What do you do if you think you need a lawyer? CII can help.
The CII’s activities are informational in nature and are designed to:
- Highlight legal and other risks facing CIA and intelligence community employees arising out of their employment, and
- Identify options available to those employees to respond to if not to anticipate them.
- Decide if retaining legal counsel is necessary.
Often, obtaining access to practical information and options provided by CII, experts in the CII networks, or by other non-attorneys who are willing to counsel employees, will be sufficient depending on the particular circumstances. Information prepared by CII or others provides insights from legal and other experts about how to avoid getting into trouble as well as what to consider if problems arise.
Since it was founded in 2010, CII has assisted intelligence officers by helping them understand and address the challenges and risks they faced, how processes work, the options available and, where appropriate, identify experienced private attorneys to represent them. These situations have included matters involving:
- Civil and criminal investigations and trial.
- Congressional testimony.
- Security and employment proceedings.
- Polygraph inquiries and processes.
- Publication review obligations.
CII assistance includes information and access to experts:
- Articles, written guidance, lessons learned and other information prepared or made available by CII.
- Access to volunteers with prior relevant experiences.
- Individualized counseling by CII or identification of outside experts to whom officers may wish to turn for assistance to sort out their concerns and options as appropriate to their situations.
Not everyone who comes to CII needs a lawyer.
It is not CII’s policy or practice, nor is it in the public interest, to urge every employee seeking assistance to “lawyer up.” Not all situations where employees think they might have a legal concern require the employees to seek legal representation.
An employee might be called as a witness in an investigation, trial, or congressional hearing, or might have questions relating to an employment problem, and the employing agency may be able to resolve any questions about liability or representation. Sometimes the solution can be as simple as ensuring the employees are talking to the right people in the intelligence agencies where they work.
CII helps you decide what you need.
The CII’s goal is to help intelligence officers get the assistance they need, no matter who gives it. In some instances, however, the officer may conclude that he or she would benefit from the assistance of a personal attorney. In those situations, CII does not represent those officers, but seeks to help identify and provide access to experienced lawyers who can provide legal assistance on a pro bono or reduced fee basis.
Access to CII’s Legal Networks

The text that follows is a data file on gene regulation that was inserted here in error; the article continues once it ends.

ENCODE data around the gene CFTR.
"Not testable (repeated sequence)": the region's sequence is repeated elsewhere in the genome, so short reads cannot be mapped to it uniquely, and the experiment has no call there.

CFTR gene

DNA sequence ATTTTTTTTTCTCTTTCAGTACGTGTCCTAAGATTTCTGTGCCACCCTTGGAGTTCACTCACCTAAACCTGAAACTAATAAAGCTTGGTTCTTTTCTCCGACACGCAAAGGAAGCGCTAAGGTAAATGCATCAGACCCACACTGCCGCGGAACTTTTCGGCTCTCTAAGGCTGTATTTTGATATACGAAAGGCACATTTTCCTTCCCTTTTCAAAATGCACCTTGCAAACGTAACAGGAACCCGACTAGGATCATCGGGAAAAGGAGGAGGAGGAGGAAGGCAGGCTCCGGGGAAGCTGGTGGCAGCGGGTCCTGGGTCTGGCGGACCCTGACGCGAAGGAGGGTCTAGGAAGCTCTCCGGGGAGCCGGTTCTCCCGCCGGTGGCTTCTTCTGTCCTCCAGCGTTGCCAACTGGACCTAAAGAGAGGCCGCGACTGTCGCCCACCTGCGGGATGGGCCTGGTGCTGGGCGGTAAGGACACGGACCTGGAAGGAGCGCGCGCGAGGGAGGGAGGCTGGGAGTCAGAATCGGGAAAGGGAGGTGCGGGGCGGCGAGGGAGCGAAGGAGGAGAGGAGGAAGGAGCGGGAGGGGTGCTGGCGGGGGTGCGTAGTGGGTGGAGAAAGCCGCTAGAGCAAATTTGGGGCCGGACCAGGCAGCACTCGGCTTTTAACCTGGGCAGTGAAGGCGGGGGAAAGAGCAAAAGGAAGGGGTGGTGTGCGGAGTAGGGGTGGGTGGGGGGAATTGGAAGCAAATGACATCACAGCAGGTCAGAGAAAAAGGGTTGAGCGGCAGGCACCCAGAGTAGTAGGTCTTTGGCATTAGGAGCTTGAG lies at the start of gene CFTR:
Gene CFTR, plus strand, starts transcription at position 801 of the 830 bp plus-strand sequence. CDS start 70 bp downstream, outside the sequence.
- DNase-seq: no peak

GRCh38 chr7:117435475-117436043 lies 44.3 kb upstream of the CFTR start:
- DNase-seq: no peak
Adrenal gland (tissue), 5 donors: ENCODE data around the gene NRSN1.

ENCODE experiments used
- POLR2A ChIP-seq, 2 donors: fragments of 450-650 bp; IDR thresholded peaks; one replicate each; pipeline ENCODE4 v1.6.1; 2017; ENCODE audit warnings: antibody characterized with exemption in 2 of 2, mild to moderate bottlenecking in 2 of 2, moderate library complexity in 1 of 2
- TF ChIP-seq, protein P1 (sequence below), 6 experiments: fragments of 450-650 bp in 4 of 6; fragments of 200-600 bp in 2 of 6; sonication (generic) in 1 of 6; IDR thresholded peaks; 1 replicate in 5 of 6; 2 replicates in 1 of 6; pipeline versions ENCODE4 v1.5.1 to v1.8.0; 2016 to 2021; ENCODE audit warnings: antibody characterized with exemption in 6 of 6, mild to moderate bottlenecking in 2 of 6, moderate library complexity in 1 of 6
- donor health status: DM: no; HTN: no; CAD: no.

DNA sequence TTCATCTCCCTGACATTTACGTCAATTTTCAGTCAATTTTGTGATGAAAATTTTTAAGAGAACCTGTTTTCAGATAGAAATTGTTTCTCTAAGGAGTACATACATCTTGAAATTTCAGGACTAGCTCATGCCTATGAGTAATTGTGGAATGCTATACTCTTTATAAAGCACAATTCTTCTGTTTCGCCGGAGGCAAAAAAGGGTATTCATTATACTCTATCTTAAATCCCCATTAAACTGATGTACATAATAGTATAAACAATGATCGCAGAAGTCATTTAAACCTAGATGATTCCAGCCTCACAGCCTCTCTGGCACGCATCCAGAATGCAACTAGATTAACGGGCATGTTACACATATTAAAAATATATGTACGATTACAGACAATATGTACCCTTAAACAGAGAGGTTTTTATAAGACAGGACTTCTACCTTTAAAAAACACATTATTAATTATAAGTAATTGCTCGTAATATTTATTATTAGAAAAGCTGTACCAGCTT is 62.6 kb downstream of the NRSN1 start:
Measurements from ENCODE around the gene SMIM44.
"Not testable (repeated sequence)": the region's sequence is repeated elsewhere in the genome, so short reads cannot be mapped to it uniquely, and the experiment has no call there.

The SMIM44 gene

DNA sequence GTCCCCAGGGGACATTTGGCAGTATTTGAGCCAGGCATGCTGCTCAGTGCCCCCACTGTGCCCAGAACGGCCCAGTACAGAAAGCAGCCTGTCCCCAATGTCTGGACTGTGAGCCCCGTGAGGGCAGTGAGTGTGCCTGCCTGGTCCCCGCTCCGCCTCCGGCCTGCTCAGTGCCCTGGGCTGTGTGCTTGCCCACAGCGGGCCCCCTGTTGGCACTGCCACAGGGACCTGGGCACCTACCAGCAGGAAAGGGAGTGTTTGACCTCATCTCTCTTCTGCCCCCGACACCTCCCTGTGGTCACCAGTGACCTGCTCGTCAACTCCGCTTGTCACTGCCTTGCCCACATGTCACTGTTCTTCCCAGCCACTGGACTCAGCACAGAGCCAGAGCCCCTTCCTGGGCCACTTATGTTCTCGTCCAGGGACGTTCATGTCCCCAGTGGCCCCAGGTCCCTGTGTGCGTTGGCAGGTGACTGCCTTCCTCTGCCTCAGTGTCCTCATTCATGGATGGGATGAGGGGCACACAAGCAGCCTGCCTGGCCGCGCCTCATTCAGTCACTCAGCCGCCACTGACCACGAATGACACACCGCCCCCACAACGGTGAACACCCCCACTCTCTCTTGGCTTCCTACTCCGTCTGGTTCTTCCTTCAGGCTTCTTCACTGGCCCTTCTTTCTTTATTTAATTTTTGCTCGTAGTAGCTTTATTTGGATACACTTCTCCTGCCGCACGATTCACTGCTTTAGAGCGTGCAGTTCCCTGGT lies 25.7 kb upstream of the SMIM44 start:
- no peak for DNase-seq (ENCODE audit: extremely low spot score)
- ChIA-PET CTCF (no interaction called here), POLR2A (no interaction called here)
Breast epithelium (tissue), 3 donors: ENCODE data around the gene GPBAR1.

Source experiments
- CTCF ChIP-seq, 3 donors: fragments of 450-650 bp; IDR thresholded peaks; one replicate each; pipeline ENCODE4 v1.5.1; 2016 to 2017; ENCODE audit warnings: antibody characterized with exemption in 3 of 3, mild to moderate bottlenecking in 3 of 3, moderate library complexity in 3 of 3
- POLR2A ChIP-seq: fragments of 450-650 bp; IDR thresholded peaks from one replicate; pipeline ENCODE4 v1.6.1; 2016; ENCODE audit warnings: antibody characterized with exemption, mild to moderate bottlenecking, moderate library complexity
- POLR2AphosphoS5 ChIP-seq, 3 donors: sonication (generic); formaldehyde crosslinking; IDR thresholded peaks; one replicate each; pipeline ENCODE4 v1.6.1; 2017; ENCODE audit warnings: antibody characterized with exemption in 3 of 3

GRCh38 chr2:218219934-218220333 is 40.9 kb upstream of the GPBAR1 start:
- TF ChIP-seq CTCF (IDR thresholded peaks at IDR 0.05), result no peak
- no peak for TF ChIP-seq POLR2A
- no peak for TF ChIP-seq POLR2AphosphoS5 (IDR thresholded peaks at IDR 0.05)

The CII will make information about private lawyers available upon request and at no charge to current and former officers of the CIA and their families, others seeking help because of issues arising fromt their acting on behalf of CIA and, as appropriate, current and former associates of other elements of the intelligence community.
CII can assist persons who seek personal legal representation in many ways, first by discussing option. Sometimes it might become clear immediately whether a person needs help from private lawyers or other experts. The CII helps intelligence officers get the assistance they need, no matter who gives it.
- Once a person concludes that he or she would benefit from the assistance of a personal attorney, it can be difficult to decide where to turn even after looking in online or other directories of lawyers.
- CII helps identify experienced lawyers who can help them with their particular issues.
Individuals in CII’s legal networks have:
Experience to provide advice and counsel about the unique challenges and risks arising out of the activities of intelligence personnel, including those carried out in connection with their services to the country related to national security and combatting terrorism.
- Current and former employees turning to CII have been helped in congressional hearings and investigations, criminal court cases (with a finding of ‘not guilty’), concerns involving polygraph tests, security reviews and appeals, and resolution of questions about prepublication review obligations.
- Legal questions for these and other situations have required the expertise of attorneys skilled in many areas of the law including not only criminal law and procedure, but also administrative and employment law, equal employment opportunity, workman’s compensation and employee benefits, as well as areas relating to employee and press freedoms, and more.
Current or past security clearances and a reasonable expectation of being able to obtain the requisite security clearances to represent CIA and other intelligence officers in connection with legal matters related to their involvement in classified activities and other sensitive matters.
What does all this cost?
The CII provides assistance without charge. Although CII tries to identify lawyers who are willing to provide services without cost to the employees or at reduced fees, any agreements for legal representation are strictly between the lawyer and the intelligence officer on terms they alone may determine.
Does CII represent employees?
The CII provides information and counseling, but does not provide or participate in the provision of legal advice or personal representation of CIA or other intelligence officers.